His own powers were scarcely diminished by time and the six years lost to war and he went into the final test at the Oval needing only four runs to ensure a lifetime test average of 100. Instead he was bowled second ball by a googly from Eric Hollies to finish with cricket’s best-known statistic, 99.94.
Len Hutton, England’s first professional captain of the 20th century, delivered the Ashes in Coronation Year for the first time since World War Two.
After four draws, England won a decisive victory at the Oval where Denis Compton, a cavalier to Hutton’s roundhead and an equally great batsman, swept the winning runs.
Australia enjoyed a golden sporting decade during the 1950s in most of the global sports formulated in Victorian Britain. An exception was their cricket team, who lost three successive Ashes series; succumbing to the late swing and cut of Alec Bedser in 1953, the terrifying pace of Frank Tyson in 1953-4 and the prodigious finger spin obtained by Jim Laker and Tony Lock in 1956.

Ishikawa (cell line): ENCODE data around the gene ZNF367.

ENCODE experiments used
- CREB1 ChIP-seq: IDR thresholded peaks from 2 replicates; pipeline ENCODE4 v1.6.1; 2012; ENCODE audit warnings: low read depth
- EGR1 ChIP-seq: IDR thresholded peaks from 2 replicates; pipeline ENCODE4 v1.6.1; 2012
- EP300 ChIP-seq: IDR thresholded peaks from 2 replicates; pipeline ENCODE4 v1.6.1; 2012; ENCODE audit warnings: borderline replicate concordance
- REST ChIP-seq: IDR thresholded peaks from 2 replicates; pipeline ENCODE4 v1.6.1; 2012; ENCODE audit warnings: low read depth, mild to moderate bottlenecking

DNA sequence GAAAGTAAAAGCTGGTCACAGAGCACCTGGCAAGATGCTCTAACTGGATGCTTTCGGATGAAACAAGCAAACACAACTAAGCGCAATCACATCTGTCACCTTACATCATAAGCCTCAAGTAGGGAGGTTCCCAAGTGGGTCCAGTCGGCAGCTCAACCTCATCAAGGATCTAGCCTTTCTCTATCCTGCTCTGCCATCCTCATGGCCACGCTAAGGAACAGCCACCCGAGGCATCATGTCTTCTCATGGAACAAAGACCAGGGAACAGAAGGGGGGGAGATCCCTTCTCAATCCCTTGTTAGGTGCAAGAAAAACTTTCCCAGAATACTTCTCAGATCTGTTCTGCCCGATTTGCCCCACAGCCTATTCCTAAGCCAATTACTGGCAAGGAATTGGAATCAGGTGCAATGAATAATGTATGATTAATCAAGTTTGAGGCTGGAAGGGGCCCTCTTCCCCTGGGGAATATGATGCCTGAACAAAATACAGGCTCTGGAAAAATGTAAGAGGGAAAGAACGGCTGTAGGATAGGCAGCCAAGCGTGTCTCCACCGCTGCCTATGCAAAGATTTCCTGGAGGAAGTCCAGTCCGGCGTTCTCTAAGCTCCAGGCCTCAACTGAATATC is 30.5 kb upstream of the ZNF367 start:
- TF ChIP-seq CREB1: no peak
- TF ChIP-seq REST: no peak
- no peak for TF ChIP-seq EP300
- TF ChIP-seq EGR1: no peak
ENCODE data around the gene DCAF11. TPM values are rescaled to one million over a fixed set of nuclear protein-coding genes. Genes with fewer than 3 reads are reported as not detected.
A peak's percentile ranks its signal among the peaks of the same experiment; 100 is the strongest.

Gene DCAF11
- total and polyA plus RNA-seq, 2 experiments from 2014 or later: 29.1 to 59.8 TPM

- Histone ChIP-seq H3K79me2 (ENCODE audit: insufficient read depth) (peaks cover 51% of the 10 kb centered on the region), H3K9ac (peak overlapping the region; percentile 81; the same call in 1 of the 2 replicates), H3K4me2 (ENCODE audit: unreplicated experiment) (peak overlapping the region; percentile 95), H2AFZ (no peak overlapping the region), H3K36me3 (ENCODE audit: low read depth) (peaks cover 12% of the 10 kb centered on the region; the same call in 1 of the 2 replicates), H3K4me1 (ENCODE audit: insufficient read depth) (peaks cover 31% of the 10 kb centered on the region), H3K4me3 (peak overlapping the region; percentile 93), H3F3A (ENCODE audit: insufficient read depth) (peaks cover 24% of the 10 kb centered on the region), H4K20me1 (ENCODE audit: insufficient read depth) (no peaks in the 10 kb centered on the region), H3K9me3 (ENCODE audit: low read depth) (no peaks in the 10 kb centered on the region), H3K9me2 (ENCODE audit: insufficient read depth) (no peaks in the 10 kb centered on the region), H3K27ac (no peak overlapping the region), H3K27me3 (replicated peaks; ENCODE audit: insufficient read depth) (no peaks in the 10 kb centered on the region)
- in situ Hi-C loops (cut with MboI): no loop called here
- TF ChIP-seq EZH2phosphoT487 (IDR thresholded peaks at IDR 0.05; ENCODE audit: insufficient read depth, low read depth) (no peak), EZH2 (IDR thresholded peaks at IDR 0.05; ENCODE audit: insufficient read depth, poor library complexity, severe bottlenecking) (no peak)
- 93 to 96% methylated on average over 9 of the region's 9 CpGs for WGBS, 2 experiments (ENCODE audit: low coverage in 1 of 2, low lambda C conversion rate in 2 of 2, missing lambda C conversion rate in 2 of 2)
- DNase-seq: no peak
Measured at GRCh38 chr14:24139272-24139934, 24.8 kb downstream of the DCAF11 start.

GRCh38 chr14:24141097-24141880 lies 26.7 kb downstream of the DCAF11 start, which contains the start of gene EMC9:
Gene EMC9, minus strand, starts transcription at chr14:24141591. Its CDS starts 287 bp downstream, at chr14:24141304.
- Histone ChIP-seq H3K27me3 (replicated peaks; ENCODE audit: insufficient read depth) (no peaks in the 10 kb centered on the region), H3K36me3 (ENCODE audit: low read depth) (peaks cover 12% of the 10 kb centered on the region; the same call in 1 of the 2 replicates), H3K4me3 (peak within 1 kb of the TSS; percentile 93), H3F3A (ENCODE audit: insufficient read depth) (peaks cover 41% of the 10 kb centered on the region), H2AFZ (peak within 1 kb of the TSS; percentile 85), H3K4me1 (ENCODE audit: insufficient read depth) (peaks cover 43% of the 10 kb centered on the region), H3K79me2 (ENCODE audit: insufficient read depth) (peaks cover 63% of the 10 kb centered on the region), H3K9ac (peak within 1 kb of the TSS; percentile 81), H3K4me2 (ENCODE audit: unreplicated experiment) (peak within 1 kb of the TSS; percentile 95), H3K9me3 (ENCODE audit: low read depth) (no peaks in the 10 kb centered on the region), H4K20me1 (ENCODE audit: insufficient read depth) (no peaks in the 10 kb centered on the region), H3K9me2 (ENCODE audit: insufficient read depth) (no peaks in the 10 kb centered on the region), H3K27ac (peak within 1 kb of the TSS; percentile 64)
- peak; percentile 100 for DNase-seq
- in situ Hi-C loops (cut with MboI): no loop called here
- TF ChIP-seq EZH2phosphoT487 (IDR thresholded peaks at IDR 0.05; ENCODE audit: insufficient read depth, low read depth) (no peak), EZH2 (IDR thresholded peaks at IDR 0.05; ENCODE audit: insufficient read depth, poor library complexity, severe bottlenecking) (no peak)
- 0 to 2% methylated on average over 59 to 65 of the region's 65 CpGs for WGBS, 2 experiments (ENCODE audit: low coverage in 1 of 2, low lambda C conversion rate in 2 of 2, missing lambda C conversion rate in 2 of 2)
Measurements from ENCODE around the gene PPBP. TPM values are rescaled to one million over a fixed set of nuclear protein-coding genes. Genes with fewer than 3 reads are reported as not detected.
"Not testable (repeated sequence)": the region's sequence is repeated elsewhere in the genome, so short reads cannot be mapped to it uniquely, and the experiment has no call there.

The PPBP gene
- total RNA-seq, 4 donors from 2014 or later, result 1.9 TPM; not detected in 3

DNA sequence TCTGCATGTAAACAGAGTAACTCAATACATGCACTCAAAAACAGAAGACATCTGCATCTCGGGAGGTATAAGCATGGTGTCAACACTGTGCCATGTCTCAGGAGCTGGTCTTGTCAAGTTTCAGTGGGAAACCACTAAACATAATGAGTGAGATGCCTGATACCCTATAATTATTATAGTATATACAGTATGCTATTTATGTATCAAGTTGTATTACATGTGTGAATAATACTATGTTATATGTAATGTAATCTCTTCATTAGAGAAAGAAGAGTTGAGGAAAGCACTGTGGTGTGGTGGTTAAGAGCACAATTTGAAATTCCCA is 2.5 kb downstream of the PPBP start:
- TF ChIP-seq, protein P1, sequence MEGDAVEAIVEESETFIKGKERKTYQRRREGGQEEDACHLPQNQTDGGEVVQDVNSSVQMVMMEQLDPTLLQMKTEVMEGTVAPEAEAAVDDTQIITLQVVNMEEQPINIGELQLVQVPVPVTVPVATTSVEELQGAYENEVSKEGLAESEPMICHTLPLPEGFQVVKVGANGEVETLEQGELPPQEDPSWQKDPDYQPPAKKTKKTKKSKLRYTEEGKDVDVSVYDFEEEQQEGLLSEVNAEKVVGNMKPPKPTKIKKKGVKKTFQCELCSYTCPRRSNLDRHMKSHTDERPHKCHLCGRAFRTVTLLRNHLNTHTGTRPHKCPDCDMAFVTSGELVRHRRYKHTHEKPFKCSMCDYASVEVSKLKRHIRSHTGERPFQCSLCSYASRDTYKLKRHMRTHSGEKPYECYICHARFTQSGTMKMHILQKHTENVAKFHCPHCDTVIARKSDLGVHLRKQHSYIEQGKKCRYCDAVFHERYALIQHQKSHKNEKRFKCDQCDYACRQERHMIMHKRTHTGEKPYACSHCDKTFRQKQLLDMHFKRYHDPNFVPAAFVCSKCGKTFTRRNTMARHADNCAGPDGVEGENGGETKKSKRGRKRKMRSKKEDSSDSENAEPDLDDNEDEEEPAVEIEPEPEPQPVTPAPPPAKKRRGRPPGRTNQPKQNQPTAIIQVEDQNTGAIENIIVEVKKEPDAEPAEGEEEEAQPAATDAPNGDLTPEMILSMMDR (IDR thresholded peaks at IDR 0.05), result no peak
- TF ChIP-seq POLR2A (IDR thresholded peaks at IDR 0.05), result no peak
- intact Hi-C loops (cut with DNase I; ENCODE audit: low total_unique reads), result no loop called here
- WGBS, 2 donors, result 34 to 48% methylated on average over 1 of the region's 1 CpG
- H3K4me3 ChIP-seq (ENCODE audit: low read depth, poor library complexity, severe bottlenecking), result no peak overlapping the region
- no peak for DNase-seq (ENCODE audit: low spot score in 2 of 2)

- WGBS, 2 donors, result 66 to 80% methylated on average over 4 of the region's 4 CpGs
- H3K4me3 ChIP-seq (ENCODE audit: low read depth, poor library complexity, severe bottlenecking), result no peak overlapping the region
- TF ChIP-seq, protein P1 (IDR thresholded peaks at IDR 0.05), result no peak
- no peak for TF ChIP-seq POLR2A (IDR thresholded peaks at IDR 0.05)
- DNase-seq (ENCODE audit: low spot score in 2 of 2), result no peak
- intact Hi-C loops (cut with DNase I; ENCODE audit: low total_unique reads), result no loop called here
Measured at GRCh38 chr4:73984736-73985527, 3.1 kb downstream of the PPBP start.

Richie Benaud had yet to play in a winning series against England when he inherited the Australian captaincy for a series against a team led by Peter May, including Tyson and Laker and widely heralded as the best to leave English shores.
Hard toil and thought had turned Benaud into a great leg-spinner and test class all-rounder. He proved an innovative and sometimes inspired captain, leading Australia to a sweeping victory, while his background as a journalist made him an early master of the increasingly important craft of public relations.
Ray Illingworth was an uncompromisingly gritty Yorkshireman in the Hutton mould.